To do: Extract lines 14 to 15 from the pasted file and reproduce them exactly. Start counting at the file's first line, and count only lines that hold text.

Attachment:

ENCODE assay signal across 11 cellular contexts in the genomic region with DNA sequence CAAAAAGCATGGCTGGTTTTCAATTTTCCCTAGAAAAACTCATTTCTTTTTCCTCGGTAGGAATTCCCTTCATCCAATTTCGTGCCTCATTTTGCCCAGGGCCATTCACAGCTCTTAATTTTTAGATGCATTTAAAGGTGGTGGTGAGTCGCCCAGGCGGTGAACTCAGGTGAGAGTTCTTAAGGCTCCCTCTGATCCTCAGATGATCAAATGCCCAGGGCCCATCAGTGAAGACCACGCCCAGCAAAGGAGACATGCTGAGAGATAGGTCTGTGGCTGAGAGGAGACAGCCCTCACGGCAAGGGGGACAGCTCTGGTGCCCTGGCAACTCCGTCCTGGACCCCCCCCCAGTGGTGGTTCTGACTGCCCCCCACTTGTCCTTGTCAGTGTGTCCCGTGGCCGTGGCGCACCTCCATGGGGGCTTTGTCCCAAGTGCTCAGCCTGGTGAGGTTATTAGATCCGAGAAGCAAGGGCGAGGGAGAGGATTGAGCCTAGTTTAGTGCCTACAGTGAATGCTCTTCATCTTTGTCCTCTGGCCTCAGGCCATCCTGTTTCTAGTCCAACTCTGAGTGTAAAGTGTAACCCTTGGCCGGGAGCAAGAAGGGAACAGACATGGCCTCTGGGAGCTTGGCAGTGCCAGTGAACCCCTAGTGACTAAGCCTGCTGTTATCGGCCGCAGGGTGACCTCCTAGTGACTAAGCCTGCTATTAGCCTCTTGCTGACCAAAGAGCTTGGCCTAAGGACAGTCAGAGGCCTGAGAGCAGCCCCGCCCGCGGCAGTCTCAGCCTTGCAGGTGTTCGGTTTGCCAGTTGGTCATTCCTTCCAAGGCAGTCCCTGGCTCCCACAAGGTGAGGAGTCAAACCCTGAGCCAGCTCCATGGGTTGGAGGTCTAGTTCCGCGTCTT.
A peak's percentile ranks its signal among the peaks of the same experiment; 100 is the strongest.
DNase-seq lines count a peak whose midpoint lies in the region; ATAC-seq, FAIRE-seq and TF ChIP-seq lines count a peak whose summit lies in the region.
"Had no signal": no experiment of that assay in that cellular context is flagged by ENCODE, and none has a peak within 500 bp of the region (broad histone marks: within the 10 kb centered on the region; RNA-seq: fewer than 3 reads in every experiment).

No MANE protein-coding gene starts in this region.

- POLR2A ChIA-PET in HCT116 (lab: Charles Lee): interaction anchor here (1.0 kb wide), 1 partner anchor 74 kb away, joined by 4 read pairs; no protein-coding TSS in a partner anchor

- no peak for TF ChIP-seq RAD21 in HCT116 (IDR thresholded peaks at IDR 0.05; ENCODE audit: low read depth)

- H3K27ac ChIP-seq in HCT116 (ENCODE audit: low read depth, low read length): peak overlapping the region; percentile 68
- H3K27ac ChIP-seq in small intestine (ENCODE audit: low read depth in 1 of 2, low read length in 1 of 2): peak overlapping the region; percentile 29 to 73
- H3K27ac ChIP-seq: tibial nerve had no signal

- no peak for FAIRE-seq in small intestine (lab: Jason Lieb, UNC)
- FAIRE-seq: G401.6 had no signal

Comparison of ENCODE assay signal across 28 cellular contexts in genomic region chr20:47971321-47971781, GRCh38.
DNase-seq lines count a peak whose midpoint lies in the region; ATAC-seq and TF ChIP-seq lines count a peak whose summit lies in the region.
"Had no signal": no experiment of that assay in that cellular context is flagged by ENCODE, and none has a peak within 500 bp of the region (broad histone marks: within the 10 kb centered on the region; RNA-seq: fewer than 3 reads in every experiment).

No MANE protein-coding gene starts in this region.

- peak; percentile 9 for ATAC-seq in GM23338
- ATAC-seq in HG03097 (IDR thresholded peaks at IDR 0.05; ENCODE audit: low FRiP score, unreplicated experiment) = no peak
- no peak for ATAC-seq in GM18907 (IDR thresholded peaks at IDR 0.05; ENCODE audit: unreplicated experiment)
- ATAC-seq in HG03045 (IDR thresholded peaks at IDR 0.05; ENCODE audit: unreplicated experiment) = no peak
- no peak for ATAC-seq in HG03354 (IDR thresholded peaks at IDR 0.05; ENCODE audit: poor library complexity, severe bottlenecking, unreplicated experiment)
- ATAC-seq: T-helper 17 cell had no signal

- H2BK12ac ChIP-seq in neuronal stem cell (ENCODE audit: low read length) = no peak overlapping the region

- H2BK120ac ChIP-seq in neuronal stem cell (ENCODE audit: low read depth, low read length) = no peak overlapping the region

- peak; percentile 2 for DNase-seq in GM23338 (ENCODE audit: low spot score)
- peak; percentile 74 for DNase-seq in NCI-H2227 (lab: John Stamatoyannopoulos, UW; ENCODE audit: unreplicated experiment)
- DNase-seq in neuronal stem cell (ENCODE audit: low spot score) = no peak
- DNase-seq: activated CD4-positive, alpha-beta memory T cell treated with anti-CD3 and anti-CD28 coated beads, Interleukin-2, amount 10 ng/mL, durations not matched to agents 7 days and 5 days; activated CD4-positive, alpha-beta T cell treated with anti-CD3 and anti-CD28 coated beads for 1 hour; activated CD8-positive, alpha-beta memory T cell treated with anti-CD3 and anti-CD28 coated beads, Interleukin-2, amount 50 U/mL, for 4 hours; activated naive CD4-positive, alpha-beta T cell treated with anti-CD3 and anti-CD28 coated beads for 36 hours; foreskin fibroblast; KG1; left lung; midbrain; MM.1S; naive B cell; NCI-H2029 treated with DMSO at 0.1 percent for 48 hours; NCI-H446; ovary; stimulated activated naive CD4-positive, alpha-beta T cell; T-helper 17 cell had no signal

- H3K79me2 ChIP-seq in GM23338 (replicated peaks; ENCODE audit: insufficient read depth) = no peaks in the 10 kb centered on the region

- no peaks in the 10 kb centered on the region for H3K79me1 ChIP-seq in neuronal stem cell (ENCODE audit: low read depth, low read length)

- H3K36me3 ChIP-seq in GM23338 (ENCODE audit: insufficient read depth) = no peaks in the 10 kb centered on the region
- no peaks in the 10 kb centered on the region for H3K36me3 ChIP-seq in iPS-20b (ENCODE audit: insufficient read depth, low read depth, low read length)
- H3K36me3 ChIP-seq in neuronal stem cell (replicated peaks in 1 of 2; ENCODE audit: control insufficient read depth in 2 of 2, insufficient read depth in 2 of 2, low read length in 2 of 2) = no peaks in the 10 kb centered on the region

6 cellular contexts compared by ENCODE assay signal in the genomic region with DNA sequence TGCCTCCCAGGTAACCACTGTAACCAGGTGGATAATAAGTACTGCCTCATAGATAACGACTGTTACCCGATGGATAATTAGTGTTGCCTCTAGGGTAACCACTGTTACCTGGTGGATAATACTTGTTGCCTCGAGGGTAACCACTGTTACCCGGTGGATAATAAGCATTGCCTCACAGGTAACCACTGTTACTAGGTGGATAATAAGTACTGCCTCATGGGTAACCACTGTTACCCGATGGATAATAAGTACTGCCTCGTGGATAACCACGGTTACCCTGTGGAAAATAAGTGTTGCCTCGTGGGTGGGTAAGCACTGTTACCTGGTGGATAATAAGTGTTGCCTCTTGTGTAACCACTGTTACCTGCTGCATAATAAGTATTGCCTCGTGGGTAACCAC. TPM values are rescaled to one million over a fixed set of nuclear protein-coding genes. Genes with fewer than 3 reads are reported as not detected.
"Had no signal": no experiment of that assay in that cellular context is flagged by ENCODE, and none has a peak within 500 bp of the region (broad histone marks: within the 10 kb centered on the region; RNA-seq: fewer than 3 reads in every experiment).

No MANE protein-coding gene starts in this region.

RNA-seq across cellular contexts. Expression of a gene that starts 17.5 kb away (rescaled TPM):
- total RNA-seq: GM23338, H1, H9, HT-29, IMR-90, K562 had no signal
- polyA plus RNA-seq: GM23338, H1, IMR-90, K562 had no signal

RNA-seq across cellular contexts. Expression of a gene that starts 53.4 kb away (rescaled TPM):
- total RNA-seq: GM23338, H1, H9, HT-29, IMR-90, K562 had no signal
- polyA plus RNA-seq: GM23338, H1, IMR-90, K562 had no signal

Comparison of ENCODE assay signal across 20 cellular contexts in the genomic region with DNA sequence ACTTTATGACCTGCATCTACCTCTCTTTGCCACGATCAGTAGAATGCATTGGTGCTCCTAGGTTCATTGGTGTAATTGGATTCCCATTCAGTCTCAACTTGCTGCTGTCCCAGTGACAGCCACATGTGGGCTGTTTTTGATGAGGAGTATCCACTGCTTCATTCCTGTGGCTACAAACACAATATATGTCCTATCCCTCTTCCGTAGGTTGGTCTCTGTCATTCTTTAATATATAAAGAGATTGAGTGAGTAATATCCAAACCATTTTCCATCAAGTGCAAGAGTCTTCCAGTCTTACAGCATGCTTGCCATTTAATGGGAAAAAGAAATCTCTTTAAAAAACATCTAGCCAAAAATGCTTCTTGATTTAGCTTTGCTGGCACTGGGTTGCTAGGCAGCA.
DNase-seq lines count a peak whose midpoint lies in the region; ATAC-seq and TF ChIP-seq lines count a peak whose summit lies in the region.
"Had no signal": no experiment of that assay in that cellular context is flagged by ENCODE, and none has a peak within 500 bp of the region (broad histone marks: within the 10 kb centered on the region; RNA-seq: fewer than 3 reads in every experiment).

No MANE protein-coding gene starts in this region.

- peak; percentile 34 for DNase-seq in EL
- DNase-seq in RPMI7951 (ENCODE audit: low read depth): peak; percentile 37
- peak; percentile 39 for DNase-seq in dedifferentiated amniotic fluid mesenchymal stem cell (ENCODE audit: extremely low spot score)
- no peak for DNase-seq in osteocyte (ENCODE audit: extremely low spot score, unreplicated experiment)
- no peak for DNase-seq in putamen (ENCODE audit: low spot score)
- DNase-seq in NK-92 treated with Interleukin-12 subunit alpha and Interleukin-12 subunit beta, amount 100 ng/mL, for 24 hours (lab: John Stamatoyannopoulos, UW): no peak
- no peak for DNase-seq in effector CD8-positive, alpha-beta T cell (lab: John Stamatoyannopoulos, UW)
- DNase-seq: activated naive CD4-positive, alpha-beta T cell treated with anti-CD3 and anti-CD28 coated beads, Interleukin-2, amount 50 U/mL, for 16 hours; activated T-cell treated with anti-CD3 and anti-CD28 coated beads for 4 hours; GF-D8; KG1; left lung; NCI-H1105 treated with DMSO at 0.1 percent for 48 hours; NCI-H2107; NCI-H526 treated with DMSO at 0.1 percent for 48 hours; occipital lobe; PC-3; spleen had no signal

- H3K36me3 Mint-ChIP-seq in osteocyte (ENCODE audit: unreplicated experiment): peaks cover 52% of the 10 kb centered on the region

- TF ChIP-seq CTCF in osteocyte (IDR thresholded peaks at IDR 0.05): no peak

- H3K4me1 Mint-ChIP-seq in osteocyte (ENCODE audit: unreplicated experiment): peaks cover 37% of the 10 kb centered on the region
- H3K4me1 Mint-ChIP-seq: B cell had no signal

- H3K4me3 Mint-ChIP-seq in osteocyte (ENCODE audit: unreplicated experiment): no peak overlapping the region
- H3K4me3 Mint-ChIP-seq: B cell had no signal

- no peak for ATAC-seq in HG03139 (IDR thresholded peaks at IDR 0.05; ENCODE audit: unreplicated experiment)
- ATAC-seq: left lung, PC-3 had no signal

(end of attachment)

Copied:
DNase-seq lines count a peak whose midpoint lies in the region; ATAC-seq and TF ChIP-seq lines count a peak whose summit lies in the region.
"Had no signal": no experiment of that assay in that cellular context is flagged by ENCODE, and none has a peak within 500 bp of the region (broad histone marks: within the 10 kb centered on the region; RNA-seq: fewer than 3 reads in every experiment).